Sue Holderness as Marlene in Only Fools And Horses Credit: Radio Times

Holderness was thrilled. Not only did Marlene become a regular character, she also appeared in her own spin-off series with Boycie, The Green Green Grass, which ran from 2005 to 2009.

Other credits include Casualty, Still Open All Hours, Holby City and EastEnders. She currently plays a local gossip called Judith in The Madame Blanc Mysteries, a Channel 5 comedy drama.

We hear a lot about the golden age of television we’re apparently living through. But it’s typically US dramas that are celebrated. From The Sopranos to Succession, the small screen has enjoyed a stellar couple of decades or so. If there’s something missing, though, it is arguably the great British sitcom that had whole families in stitches. Where is today’s Only Fools?

“We had a knack,” agrees Holderness. “We don’t have them any more. Maybe it’s because people don’t watch television in the same way. Most kids don’t watch television at all and lots of people don’t have a licence. They’re glued to Netflix and YouTube. There’s no equivalent of Only Fools.”

Holderness was the first to go into acting from her family, with her father in the RAF Credit: Andrew Crowley

Comedy, she fears, is trickier to make these days. What was once considered fair game for jokes is often now seen as deeply problematic. 

“I worry a bit about quite what comedy writers can write any more because there’s so much that can be taken as a terrible insult to somebody when it’s supposed to be a joke. We’re bemoaning the fact we don’t have sitcoms like we used to, but I think it is harder for writers to come up with stuff that is really acceptable and still funny, and still sort of naughty and cryptic and sardonic, and not offend people.”

Sweetened by nostalgia, Only Fools still holds a special place in the hearts not only of older viewers, but also of the millennials raised on its underdog humour. But it is, like much of our historic pop-cultural treasure, of its time. “Very politically correct people want quite a lot of it banned,” says Holderness.

And yet it has escaped cancellation. You can still see it all on streaming, without so much as a trigger warning. “I think because it’s so sweet, and people genuinely got to love the characters,” muses Holderness on its enduring appeal.

Still, if the show’s popularity has somehow survived intact, aspects of the industry have had their day. Sexism and sexual harassment in the acting world is by now well-charted. Holderness had her own method for dealing with unscripted wandering hands. “If anyone ever did anything to me, I would just say ‘f--- off’ and they would say ‘frigid cow’ and it would be over. I’d be quite strict in saying, ‘don’t do that again’ and they wouldn’t.”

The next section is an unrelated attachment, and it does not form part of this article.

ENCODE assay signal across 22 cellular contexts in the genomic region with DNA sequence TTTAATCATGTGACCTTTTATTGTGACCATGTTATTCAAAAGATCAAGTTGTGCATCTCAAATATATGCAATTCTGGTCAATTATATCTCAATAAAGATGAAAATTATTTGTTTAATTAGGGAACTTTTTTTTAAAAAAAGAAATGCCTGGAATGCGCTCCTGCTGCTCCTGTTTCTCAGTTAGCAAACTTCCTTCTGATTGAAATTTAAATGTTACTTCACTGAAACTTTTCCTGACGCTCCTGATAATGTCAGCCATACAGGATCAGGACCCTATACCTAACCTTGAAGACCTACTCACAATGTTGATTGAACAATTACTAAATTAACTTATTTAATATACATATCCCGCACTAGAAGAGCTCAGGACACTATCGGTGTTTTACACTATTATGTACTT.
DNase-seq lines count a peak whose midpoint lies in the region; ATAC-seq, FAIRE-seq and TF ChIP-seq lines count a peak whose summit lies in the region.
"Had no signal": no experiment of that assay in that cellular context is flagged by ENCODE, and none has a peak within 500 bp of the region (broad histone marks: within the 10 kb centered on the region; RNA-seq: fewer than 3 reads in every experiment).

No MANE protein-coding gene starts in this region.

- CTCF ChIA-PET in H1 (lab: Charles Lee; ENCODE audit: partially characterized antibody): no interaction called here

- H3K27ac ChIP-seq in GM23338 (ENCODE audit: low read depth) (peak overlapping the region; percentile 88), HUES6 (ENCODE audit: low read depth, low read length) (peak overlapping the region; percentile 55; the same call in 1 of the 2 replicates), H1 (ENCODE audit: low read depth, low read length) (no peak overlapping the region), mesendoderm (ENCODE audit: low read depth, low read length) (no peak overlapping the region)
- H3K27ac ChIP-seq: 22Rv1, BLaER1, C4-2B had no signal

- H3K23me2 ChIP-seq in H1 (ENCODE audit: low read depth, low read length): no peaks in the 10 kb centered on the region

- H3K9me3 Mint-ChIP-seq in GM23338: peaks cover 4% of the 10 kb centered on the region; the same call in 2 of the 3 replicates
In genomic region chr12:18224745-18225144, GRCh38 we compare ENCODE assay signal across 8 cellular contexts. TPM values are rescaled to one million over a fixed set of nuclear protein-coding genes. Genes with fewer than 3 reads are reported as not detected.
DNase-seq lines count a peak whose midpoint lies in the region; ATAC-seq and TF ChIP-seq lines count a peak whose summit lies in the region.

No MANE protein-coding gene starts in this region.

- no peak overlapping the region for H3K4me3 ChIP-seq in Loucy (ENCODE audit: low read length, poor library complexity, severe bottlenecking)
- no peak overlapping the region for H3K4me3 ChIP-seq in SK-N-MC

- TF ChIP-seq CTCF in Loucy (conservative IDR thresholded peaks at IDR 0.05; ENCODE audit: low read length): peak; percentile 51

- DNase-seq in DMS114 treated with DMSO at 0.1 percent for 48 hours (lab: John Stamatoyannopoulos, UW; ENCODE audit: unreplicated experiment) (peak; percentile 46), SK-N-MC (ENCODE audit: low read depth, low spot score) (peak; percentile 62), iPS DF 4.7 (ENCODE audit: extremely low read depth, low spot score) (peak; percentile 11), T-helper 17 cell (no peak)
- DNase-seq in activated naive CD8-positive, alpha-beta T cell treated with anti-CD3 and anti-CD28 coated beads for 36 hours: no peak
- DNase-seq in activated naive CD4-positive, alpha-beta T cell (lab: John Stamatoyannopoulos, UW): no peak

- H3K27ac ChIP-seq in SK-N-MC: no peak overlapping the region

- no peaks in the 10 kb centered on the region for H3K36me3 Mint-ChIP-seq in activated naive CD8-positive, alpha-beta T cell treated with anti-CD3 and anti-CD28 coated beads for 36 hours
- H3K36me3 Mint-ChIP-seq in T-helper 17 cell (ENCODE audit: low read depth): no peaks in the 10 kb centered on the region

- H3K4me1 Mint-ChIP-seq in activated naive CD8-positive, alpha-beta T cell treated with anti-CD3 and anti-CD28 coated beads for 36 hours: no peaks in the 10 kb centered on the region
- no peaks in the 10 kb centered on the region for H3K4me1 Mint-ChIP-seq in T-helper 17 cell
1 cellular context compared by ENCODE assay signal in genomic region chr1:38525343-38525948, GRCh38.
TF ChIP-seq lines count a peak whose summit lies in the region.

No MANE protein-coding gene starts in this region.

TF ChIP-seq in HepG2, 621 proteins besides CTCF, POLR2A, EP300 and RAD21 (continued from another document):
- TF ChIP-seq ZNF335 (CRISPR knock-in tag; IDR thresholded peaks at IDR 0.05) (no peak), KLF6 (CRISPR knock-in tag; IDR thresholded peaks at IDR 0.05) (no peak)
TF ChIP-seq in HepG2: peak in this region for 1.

Sue with John Challis in 2011 Credit: Jon Furniss/WireImage

As for being wolf-whistled when passing building sites, “I wouldn’t really mind because it was appreciation. If they shouted ‘get ‘em off, darling,’ you were used to it. I suppose now I would be offended.”

But given the more serious abuse some suffered, she is glad “it’s come out in the open,” she says. “It’s jolly good that people are much more aware.”

She met her husband, Mark Piper, at 31 when he was director at Harrogate Theatre and offered her a part in a play called Rose. 

“He came to my house to meet me and I was terribly sniffy about him… I started thinking I’m not going to like him at all. It took about a week and then I suspected [he] was the one.”

Within a month, she knew for sure. “It was slightly complicated because he was already married, but we are all now terribly happy. His first wife and his daughter were here at the weekend. It’s nice when relationships split up and everyone’s happy.”

She and Piper have two children: Harriet, 38, a masseuse and yoga teacher who lives in Ibiza, and Freddie, 36, a teacher and father-of-three who lives in Sussex.

In another life, Holderness thinks she would have been a pilot. But then the world would have been deprived of her incarnation of Marlene. And she wouldn’t be forever joyfully associated with such a well-loved staple of British cultural life, nor the stars it produced. “It was huge fun,” she says. “I loved [Sir David] and [Lyndhurst] both deeply.”

The RAF Benevolent Fund is one of four charities supported by this year’s Telegraph Christmas Charity Appeal. The others are Go Beyond, Race Against Dementia and Marie Curie. To make a donation, please visit or call 0151 284 1927